I feel that my difficulty was the result of an educational system that focused on meaningless memorization rather than real, useful learning. My teachers didn’t understand that I needed good communication skills and knowledge of how the world works in order to gain the independent life I so much wanted. I sat in a special education class for over four years with work to do by myself, a screen to block out all distractions, and a teacher who came to see how I was forging forward every four hours. It was busy work, not the one-on-one support or skills I needed to build my knowledge, self-esteem, or self confidence. Nor did it give me the tools to use later on in my adult life to make my needs and desires known, or to interact with the larger world.
Too often learning disabled young people are written off like I was. I was brought up in the 1950s. If it wasn’t for my dear mother and her deep concern about my learning discrepancies, my elementary school would have never gotten the first special education teacher in the state of California.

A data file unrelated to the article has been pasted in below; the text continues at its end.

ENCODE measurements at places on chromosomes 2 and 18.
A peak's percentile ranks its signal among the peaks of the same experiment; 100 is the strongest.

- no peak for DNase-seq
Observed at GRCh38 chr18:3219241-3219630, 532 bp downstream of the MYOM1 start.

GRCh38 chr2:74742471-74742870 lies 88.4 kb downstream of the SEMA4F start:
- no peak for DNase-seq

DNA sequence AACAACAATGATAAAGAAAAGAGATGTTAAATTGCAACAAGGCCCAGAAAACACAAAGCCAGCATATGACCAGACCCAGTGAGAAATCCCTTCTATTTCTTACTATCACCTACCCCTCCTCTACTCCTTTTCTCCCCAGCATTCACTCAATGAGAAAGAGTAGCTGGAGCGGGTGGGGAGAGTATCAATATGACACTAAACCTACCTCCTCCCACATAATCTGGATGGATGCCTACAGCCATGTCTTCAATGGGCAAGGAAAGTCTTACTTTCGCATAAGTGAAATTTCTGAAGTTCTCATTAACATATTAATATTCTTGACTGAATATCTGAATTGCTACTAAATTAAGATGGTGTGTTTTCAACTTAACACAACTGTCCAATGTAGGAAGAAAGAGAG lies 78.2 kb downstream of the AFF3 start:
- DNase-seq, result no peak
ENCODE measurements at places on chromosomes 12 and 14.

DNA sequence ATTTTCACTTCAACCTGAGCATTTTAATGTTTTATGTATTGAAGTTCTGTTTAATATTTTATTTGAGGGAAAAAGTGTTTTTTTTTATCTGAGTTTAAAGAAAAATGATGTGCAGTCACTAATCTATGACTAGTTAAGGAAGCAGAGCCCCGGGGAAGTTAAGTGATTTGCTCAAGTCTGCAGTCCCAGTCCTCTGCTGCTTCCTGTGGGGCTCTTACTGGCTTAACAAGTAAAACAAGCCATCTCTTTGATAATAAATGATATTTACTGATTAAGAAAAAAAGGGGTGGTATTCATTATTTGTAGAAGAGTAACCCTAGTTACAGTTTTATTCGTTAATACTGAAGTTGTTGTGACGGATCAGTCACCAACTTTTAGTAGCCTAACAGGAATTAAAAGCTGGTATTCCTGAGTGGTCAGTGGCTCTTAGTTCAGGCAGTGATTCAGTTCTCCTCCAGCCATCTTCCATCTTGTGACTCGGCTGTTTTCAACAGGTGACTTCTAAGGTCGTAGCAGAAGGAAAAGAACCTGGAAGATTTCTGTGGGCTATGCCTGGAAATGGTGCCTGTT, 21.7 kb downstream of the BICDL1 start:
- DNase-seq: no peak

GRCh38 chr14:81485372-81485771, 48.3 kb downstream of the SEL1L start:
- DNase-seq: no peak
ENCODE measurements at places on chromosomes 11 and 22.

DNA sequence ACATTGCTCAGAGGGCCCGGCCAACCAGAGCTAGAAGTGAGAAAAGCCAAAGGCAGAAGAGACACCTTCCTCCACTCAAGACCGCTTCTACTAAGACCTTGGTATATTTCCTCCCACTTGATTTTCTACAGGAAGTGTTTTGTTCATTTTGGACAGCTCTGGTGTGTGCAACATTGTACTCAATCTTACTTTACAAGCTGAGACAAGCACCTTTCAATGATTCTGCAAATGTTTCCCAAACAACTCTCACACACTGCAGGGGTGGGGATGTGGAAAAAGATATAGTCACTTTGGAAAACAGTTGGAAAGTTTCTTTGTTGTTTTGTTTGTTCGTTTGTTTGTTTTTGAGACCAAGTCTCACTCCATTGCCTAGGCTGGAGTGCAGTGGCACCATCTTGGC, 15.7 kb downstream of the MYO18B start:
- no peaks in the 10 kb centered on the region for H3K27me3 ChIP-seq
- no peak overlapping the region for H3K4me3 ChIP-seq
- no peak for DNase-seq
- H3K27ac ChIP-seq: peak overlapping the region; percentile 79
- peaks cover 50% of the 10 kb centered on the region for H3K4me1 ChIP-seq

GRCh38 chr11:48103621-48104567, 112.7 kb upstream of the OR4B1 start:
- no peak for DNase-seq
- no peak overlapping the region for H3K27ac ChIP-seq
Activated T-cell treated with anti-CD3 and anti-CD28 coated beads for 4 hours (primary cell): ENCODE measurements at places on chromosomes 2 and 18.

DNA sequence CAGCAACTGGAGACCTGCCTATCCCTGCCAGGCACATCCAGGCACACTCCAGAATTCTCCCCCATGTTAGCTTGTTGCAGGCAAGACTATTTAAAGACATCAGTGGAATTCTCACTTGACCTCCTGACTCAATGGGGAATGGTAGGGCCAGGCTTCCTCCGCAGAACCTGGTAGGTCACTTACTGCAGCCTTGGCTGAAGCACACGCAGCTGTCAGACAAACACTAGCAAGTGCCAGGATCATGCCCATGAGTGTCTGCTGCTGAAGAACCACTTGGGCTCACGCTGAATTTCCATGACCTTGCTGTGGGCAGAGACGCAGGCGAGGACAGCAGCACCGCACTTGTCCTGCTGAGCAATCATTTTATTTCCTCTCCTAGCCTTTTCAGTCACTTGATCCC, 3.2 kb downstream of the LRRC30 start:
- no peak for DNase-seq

My teachers did what they could, but they had definite gaps in teaching, as I had in learning. Too often students with genuine learning problems were lumped together with students with other difficulties, emotional or behavioral ones for example. So my teachers had to waste a lot of time pacifying some students while ignoring the genuine learning difficulties of others.
It often looked to me as though they really didn’t want to work to find out what was truly the best for me. Moreover, they never presented a clear plan of practical possibilities. It often seemed that they didn’t even consider that I might have a good head on my shoulders despite my CP and learning disability. I really needed education experts to take a long-term view on me individually to help me build a future for myself.